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Distilled water is reef safe or prove me wrong


1891Bro

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52 minutes ago, BostonReef said:

What is the “standard” anyway? I haven’t changed my filters in forever but I still read about 15-20 going into the DI resin and 0 coming out on my RODI system.  I always just figure, as long as it’s putting out zero, it’s good.

 

OP seems like you’re spoiling for a fight no one wants to have.  LFS owners vary.. I know some old school ones that swear by canister filters and bio balls, where younger owners tend to embrace newer methodologies.  Wouldn’t be surprised if the owner you talked to was one of the former. who has stuck to his ways and isn’t changing now.  In that case, it may well have been true at one point that you couldn’t trust it, who knows.

 

There’s also the clueless owners, which he may be, as noted he’s totally wrong that pure water is bad, any good reef salt adds the right levels back of just what you need.  By his logic, how is RO/DI any better? Comes out probably a little purer if anything.  Was he trying to push selling their water or something?

 

Once it’s in the system the amount of trace and nutes is obviously important, not before, and practically speaking, the level of TDS will distilled is nearly that of RO/DI. Personally I find RO more cost effective and easier, as I mentioned I haven’t changed in forever, I’ve had my RO unit from BRS about 5 years and changed it once.  I see a 0 reading so I don’t see a reason to bother changing.. if it lasts you a year or two, it’s definitely cheaper.

 

Plus, less of an issue with a nano I guess, but I personally found having to buy water the biggest p.i.t.a., a lot of carrying heavy containers, endlessly.  Maybe I got burned out since “my first” tank wasn’t really mine, years ago in college I convinced a professor to put a few thousand of the lab’s money aside for a tank for “research”.  It really was an excuse to have a tank paid for, but with a 4th floor lab and at least some unavoidable stairs, transporting water from the LFS became so tiresome (but we couldn’t tie up the lab’s one working RO unit so had to).. and when I could pay for my first own tank, I made sure to get an RO before too long.  I wonder if that tanks still going, I do hope it is it’d be very cool to see now.. it had a rough semester after I left but then someone from the LFS happened to enter the program and took it over, and was able to revive it.   Sorry, rambling here.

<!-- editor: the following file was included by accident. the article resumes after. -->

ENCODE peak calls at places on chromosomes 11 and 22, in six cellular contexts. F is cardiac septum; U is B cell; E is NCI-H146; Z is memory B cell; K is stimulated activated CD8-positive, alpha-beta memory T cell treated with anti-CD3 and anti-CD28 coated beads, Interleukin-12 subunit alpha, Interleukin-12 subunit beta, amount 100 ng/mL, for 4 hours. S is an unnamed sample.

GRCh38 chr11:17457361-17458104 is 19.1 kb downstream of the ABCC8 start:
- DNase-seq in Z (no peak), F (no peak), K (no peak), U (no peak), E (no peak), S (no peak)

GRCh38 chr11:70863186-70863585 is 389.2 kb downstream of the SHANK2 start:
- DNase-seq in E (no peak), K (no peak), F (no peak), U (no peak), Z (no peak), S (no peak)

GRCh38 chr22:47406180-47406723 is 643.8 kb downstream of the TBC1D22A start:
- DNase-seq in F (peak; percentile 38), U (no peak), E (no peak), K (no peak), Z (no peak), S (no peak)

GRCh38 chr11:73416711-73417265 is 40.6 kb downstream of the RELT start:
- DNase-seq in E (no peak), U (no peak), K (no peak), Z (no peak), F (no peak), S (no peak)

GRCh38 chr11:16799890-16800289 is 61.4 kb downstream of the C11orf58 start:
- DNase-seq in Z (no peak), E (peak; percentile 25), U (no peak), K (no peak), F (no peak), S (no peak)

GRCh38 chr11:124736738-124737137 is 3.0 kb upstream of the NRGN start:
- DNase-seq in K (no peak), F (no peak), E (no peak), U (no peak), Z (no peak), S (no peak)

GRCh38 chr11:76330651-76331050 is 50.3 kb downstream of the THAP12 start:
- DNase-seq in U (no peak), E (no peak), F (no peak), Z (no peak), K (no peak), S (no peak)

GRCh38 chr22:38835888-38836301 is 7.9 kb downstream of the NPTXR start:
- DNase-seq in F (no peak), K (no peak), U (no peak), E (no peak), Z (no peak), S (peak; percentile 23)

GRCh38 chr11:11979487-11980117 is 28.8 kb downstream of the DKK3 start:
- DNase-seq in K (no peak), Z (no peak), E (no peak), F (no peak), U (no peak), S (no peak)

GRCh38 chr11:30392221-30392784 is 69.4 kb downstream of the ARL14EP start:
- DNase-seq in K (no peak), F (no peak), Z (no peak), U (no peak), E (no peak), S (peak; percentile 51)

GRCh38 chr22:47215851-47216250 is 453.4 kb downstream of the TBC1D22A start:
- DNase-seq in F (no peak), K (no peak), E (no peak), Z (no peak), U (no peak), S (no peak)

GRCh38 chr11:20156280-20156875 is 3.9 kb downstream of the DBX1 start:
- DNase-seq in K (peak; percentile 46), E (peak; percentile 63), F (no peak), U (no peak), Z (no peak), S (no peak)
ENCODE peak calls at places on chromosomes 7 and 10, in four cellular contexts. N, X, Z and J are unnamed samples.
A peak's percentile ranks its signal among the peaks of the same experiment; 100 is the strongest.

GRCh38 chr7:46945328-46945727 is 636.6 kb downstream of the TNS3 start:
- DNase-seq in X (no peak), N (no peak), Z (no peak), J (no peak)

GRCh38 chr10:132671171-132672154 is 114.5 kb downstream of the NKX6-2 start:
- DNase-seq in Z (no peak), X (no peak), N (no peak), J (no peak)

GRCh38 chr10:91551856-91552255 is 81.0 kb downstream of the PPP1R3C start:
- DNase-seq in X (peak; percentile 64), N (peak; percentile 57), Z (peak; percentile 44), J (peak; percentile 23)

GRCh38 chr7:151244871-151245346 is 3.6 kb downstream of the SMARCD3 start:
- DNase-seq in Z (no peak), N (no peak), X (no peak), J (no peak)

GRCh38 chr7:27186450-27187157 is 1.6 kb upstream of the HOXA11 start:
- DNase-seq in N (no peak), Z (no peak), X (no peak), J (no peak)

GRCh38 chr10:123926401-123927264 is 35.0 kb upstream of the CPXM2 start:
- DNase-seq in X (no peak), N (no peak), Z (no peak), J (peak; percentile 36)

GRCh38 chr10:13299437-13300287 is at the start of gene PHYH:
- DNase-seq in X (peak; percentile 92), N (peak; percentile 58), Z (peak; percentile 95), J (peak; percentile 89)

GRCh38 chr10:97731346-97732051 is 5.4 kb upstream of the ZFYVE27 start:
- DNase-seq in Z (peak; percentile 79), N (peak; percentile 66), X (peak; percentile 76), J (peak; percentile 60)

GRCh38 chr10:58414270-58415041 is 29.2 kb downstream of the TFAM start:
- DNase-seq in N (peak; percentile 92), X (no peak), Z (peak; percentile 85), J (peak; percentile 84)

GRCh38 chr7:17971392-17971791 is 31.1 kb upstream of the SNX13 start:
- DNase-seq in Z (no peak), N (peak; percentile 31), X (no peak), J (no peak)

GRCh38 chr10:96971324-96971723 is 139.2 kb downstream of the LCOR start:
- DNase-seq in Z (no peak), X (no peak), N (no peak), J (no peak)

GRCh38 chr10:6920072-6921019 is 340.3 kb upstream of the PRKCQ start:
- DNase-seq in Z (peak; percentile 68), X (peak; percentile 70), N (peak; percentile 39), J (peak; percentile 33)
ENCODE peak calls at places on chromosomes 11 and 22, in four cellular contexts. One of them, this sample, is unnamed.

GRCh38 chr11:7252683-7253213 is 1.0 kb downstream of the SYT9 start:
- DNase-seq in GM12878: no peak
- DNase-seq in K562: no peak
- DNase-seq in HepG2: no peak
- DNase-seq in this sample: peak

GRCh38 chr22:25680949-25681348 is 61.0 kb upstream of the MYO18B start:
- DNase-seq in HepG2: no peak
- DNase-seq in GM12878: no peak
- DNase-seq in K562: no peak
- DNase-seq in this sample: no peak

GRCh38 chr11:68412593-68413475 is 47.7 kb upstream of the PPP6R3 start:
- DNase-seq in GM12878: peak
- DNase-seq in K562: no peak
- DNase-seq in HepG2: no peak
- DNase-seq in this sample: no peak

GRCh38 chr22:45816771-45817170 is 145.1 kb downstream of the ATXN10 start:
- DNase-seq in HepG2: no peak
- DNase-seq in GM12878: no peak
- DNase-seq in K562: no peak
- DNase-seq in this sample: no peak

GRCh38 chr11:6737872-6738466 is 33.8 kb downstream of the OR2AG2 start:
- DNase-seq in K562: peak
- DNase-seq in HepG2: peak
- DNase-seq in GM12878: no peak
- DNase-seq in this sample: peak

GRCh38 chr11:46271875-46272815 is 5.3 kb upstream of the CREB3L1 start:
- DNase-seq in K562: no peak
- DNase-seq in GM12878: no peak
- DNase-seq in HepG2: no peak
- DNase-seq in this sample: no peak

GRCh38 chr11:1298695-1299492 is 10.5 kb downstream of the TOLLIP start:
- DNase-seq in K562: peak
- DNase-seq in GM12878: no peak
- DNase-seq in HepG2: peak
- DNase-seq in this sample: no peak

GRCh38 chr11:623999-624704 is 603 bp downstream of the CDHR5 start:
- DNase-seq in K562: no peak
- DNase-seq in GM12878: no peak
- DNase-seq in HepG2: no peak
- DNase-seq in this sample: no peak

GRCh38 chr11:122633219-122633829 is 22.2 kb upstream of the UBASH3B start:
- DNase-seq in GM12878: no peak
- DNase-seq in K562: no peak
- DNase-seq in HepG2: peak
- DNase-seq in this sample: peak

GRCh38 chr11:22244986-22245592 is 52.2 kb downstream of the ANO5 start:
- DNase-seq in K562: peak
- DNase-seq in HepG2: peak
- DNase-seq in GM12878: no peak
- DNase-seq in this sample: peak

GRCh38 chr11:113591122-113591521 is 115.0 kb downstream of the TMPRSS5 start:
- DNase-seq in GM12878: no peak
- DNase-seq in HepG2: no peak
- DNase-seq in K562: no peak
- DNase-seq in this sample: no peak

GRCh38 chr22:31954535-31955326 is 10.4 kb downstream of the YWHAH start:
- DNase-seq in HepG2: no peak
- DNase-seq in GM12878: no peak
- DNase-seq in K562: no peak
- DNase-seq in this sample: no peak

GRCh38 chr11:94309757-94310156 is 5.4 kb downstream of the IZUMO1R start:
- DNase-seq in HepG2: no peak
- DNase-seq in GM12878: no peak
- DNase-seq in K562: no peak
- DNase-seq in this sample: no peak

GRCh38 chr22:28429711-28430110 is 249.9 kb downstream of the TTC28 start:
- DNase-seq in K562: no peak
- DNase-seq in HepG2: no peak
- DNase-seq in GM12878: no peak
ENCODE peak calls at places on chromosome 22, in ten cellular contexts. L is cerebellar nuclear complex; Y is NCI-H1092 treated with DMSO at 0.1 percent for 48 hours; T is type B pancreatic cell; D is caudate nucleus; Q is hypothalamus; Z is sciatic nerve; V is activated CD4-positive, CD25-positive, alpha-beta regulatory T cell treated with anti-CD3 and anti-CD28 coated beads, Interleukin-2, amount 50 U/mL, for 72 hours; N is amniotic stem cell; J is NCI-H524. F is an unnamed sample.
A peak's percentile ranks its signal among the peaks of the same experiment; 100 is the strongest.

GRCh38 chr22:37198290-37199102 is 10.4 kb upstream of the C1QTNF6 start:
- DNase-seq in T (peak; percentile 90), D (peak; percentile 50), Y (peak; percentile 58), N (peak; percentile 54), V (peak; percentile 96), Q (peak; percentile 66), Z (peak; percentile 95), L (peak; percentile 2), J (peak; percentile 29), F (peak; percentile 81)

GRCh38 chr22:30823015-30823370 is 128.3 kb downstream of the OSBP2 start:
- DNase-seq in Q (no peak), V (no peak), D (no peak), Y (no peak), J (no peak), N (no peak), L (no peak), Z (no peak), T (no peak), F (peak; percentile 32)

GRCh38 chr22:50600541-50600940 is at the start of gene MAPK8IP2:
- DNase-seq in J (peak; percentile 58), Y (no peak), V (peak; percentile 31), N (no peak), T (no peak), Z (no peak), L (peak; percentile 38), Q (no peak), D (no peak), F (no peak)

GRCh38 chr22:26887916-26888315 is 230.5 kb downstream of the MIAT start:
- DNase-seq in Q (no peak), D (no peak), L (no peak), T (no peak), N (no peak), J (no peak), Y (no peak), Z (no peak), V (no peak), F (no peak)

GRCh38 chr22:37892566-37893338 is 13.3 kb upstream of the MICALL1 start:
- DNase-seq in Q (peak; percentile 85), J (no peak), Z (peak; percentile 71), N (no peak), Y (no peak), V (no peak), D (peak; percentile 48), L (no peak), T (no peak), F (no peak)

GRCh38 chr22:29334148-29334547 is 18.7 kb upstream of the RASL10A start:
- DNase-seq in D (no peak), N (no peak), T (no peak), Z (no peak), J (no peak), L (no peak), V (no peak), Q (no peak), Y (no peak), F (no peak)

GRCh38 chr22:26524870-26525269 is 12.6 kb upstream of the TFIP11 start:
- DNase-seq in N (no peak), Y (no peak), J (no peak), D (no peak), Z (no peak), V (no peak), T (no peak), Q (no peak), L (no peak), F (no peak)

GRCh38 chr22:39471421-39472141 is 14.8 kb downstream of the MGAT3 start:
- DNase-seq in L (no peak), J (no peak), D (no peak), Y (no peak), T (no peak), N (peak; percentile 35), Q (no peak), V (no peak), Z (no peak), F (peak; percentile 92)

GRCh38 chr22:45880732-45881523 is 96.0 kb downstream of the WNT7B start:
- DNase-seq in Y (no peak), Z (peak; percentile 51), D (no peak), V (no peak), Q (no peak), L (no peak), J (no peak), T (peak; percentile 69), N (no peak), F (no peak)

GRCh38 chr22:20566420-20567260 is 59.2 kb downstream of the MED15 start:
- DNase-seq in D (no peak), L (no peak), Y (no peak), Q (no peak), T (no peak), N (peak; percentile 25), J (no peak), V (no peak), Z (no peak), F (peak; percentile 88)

Not at all spoiling. Basically was hoping the user that pmd the the question to me would see all this info. 

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I have topped off with untreated tap water before when just too damn tired to give a..... Just want to stop the splashing noise of the dry chamber! Make it stop! 🤪

 

Can't say anything cared but it's diluted into the tank water and had carbon running which probably took care of the chlorine. 

 

Ya I'm a bad reefer. I also would take distilled over LFS water any day. 

 

 

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16 hours ago, 1891Bro said:

Reason for the post was apparently some people are still getting fed the “distilled water isn’t reef safe, the hillbillies distilling it use copper and old Chevy radiators so it’s full of poison” line. Just looking for anyone to provide solid evidence that’s its not safe to use. I expect 🦗

I called the number on the back of walmarts distilled water. They sent me pdf  of both theirs, and a 3rd parties test results of everything tested for.  They also assured me they have no copper in their facility as far as distilled water goes. That was years ago so I no longer have that email. 

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I got thinking more about this and hospitals use distilled water in kidney dialysis machines and My wife's CPAP requires it.  I cannot imagine it being used in these areas if it was full of lots of copper and other bad stuff still.

 

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18 minutes ago, ajkochev said:

I got thinking more about this and hospitals use distilled water in kidney dialysis machines and My wife's CPAP requires it.  I cannot imagine it being used in these areas if it was full of lots of copper and other bad stuff still.

 

Yup and if you mix antifreeze/coolant for you’re car you’re supposed to use it for that too. 

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2 hours ago, 1891Bro said: